And yet, I don’t know about you, but every single experience of pain, adversity and suffering in my life has helped to soften and open my heart to those who suffer. My suffering has made me a better pastor. It has the potential to make me a better friend, a better wife and parent, a better neighbor. When I am more in tune with my own suffering, I am more attuned to the suffering of the world. And so when I’m in the mood, I try to let the daily practice of examining the Facebook Ghosts of my Christmas past break my heart again. I look at the photos of my differently configured family with my little beautiful babies, and I let myself feel the sadness again. I allow my heart to break open, so my own suffering might inform my love for others. Compassion starts with heartbreak.
This experience was also part of Scrooge’s redemption.
You know that there are a thousand adaptations of Dickens’ “A Christmas Carol” because it is so universally, multi-generationally, timelessly beloved. Multiple movies and plays and TV Shows. Everyone from the Muppets to Albert Finney has depicted Scrooge.
And my favorite of all time is Mr. Magoo’s “A Christmas Carol.”
We watch it every year. The saddest scene that makes me cry every time is when Mr. Magoo, who plays Scrooge, visits his childhood self. He is alone, friendless, and at a home for orphaned boys. He is washing the chalkboards after school, and he sings the song “Alone in the World.”
“A hand for each hand was planned for the world, why don’t my fingers reach? Millions of grains of sand in the world, why such a lonely beach? Where is a voice who’ll answer mine back? Where are two shoes who’ll click to my clack? I’m all alone in the world.”
Mr. Magoo watches himself singing this song as a boy, and a single tear slides down his cheek. He looks back on his childhood self—his childhood suffering, his childhood loneliness—the God-sized hole he cannot fill.
And his adult heart begins to thaw.
Perhaps repenting means letting our hearts soften first for ourselves. Maybe this is what repentance by fire looks like.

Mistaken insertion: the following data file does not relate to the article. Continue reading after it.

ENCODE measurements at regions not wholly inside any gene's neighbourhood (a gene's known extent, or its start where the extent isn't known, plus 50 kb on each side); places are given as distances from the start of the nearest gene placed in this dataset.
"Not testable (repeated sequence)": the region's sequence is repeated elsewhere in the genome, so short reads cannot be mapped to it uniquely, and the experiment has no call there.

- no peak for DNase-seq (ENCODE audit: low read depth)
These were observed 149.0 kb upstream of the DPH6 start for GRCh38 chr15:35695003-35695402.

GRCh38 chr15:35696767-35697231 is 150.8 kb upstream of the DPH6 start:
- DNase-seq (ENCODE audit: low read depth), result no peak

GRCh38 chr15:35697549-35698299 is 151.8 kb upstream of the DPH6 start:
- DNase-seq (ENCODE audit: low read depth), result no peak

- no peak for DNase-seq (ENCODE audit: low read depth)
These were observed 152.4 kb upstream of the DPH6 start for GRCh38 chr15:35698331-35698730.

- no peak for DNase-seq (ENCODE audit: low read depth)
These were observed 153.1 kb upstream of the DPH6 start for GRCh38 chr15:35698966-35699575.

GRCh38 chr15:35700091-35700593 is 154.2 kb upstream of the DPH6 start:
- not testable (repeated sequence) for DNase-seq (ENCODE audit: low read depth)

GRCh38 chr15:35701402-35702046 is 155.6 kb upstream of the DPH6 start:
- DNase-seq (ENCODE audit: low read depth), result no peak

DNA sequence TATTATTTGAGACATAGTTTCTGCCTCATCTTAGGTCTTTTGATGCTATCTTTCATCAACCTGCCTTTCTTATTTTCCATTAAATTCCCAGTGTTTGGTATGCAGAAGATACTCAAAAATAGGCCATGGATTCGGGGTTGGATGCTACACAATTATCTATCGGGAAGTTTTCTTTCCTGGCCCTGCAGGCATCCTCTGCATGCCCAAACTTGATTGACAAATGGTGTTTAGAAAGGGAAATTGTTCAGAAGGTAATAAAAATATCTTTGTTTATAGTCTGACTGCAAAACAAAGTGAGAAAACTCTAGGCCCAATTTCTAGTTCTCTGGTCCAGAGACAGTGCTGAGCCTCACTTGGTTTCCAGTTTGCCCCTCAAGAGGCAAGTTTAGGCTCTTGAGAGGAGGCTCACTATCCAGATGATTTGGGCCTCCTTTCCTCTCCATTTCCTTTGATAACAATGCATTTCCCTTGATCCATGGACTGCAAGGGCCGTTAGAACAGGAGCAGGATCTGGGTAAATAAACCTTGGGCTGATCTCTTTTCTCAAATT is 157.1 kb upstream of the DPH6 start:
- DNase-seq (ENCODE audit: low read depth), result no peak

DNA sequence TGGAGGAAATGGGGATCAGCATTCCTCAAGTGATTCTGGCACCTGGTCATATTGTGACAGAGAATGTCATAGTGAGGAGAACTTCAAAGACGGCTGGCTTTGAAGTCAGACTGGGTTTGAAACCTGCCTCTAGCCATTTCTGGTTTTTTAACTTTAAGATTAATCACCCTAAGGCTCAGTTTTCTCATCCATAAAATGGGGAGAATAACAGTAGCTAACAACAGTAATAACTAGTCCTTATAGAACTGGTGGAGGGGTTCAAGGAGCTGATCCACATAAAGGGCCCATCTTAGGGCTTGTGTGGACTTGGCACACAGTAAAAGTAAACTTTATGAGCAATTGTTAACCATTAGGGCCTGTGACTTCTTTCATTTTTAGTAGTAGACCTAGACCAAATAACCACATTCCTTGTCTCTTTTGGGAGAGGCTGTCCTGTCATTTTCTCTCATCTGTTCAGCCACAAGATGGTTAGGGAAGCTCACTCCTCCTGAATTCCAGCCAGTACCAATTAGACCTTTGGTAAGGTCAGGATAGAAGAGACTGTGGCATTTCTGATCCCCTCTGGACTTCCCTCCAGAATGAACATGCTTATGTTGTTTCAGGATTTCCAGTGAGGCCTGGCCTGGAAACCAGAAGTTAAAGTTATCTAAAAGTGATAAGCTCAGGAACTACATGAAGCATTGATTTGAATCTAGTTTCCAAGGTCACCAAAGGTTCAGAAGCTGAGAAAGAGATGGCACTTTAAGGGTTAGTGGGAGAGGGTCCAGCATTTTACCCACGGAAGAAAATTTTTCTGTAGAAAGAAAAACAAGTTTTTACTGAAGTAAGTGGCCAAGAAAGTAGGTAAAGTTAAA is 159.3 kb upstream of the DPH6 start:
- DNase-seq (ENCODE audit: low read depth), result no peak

Remembering, rethinking, returning again.
The wolf shall live with the lamb,
the leopard shall lie down with the kid,
the calf and the lion and the fatling together,
and a little child shall lead them.
Perhaps the peaceable kingdom comes to this earth when we let our childhood selves lead us.
Our friend Mary Pat sent me an email this week inspired by last week’s sermon on Bob Marley (Just seeing if you were paying attention…) I mean, last week’s sermon on the Scrooge inside of each of us. Her story is about the heartbreak of Christmas past informing the faith of her Christmas present. It blessed me, so I asked if I could share it with all of you. I’m only sharing parts of it with you here.
“Dear Robin: I have to tell you that I believed in Santa Claus until I was 13. (Shocking, I know). My family just couldn't bring themselves to tell me, so ardent was my belief. I was an innocent, and they mistook that for being “emotionally-delicate” as my (wryly, bi-polar) Mother would put it. But my younger sister, Sarah, was of the age (the normal age) of the unbeliever, and had begun to ask questions that the rest of my family was having difficulty answering unless they first addressed the issue with me. So my parents sat me down in the living room; a room that outside of Christmas morning, was only ever used for guests and important family “discussions” about how much trouble we were in.